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President Obama signing the Tribal Law and Order Act, July 29,
The involvement of tribal governments in activities of the Indian Health Service (IHS) is mandated by law.
The United States has a government-to-government relationship with American Indian and Alaska Native Tribes that is based on treaties, law, Presidential Executive orders, and numerous court decisions. The IHS is committed to regular and meaningful consultation and collaboration with eligible tribal governments. Consultation is considered an essential element for a sound and productive relationship with Tribes. Tribal Consultation has been affirmed by Executive Order in 2000 and through Presidential Memoranda in 1994, 2004, and 2009. In 1997, the IHS Director promulgated the first comprehensive Tribal Consultation and Participation Policy in the federal government. The policy established a minimum set of expectations for IHS staff with respect to consulting and working with tribal leaders. The IHS Tribal Consultation Policy can be referenced at IHS Circular No. 2006-01.
The IHS conducts a variety of consultation activities with tribal leaders and representatives of tribal governments, including national meetings, regional inter-tribal consultation sessions, meetings with delegations of leaders from individual Tribes, Area consultation sessions, and tribal advisory workgroups. In recent years, tribal leaders and representatives have come to play an important role in the IHS budget formulation and setting health priorities at the national and regional levels.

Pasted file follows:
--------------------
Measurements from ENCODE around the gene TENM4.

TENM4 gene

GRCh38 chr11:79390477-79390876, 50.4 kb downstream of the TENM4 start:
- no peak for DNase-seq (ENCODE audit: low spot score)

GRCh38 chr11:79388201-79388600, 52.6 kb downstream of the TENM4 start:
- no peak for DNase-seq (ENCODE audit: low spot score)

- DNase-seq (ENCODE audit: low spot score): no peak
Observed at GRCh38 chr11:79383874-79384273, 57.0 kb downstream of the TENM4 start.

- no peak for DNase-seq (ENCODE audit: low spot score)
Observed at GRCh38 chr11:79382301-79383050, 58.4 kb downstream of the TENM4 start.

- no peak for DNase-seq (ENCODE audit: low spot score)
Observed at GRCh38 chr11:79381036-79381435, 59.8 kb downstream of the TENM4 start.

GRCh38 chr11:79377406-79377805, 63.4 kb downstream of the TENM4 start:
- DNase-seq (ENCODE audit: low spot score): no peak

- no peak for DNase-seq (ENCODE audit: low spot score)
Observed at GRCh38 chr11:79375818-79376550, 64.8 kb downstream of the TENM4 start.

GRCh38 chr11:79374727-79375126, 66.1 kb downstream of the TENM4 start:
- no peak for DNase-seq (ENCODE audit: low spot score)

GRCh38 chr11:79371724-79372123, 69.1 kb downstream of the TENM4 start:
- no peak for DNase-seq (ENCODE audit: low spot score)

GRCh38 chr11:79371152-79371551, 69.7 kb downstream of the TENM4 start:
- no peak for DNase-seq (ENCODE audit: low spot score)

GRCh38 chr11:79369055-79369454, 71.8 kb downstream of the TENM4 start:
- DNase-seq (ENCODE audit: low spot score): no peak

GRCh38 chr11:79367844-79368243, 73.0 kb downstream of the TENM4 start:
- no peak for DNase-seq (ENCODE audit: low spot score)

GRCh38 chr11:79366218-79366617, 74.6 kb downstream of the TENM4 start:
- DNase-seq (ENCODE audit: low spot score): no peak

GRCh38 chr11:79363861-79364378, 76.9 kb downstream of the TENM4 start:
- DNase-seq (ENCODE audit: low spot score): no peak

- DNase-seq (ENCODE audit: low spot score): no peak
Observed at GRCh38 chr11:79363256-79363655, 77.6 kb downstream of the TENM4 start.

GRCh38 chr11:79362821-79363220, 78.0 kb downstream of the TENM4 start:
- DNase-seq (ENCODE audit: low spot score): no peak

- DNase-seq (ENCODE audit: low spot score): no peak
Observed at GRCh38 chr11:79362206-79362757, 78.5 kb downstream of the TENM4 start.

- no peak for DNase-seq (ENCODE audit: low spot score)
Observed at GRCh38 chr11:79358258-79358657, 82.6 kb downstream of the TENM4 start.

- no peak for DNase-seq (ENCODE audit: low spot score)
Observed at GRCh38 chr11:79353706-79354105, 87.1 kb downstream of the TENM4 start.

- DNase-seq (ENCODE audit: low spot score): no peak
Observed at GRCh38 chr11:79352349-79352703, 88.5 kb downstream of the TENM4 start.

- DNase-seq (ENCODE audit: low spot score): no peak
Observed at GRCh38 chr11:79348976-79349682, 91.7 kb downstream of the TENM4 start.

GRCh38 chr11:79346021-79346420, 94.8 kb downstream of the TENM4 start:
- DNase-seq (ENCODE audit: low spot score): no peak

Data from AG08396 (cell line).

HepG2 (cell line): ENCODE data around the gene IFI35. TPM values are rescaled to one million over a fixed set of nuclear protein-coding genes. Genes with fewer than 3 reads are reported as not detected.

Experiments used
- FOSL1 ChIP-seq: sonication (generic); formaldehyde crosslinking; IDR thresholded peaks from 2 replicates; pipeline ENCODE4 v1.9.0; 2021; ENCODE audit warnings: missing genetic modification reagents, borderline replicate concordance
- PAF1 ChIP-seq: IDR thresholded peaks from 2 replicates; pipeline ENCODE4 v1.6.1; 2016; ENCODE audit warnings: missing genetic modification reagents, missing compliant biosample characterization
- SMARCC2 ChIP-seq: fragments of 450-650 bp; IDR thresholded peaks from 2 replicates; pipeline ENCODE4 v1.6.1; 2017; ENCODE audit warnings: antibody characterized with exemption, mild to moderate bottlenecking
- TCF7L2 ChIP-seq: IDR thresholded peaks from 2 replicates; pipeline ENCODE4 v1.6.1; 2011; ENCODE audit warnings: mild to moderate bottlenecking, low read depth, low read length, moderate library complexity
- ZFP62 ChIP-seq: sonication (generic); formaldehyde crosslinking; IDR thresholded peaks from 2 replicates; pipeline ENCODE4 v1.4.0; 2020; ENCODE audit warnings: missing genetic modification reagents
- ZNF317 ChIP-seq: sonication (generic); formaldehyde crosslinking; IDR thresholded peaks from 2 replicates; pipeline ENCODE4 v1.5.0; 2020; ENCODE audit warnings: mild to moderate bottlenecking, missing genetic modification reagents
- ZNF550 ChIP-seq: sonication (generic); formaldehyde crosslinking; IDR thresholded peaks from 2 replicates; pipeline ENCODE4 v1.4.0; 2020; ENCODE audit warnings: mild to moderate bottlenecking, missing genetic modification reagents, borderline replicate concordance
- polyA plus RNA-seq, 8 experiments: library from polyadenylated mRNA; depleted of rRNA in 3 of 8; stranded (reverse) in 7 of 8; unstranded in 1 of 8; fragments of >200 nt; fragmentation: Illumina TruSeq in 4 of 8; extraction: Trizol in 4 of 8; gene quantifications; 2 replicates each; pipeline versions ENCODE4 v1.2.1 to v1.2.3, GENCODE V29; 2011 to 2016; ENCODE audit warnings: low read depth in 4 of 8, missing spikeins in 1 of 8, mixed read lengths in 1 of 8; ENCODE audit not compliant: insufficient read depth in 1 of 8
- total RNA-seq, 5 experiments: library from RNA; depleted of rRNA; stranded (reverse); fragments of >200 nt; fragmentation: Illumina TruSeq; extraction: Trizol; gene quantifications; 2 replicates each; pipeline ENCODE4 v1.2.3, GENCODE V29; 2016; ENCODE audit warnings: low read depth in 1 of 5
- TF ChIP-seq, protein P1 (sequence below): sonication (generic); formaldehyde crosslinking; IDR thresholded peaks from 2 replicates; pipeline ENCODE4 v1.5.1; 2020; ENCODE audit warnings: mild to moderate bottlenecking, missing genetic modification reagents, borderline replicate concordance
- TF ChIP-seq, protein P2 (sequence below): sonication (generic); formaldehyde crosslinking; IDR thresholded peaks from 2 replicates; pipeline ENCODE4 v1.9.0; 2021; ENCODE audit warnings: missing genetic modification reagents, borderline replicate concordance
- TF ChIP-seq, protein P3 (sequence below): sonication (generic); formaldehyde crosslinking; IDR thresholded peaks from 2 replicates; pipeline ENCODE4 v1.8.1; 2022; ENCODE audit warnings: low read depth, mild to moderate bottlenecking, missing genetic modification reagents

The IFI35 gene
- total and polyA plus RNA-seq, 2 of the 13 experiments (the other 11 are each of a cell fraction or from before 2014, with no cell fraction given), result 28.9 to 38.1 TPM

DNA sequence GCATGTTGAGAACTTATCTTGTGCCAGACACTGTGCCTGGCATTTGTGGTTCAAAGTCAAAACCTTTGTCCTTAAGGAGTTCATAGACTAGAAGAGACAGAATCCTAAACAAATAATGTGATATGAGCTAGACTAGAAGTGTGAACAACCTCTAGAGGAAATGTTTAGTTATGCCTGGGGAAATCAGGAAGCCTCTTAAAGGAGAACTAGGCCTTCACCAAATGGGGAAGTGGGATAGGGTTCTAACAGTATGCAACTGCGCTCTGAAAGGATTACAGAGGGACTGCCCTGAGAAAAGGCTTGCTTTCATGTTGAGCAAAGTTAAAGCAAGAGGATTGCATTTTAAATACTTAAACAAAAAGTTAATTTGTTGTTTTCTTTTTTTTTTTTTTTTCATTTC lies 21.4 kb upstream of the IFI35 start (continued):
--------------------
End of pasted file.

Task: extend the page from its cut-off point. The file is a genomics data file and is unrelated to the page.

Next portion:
The increased involvement of Tribes in advising and participating in the decision-making process of the Agency has resulted in stronger collaborations between the federal government and tribal governments; innovations in the management of programs; and important issues being brought forward for consideration by IHS, the Administration, and Congress in a timely fashion.
Consultation practices within the IHS are reviewed continuously to ensure that they meet the requirements of the Agency consultation policy. The IHS adopted a revised Tribal Consultation Policy in 2001. Continuing discussions with tribal leaders resulted in the adoption of the third IHS Tribal Consultation Policy in January 2006. In 2008, the IHS Director's Advisory Workgroup on Tribal Consultation was established, which consists of 24 elected tribal officials (two from each of the 12 IHS Areas). In partnership with the IHS Director, the Workgroup strives to make the tribal consultation process more meaningful, effective, and accountable.
In 2014, the IHS implemented several additional tribal recommendations to improve tribal consultation. These included the first ever virtual Tribal Consultation Summit, listening sessions at all 12 IHS Areas, reinstatement of an IHS Contract Support Costs Workgroup, and a partnership with the Department of the Interior to convene three joint Tribal Consultation Sessions.
For referral to the appropriate spokesperson, contact the IHS Public Affairs Staff at 301-443-3593.
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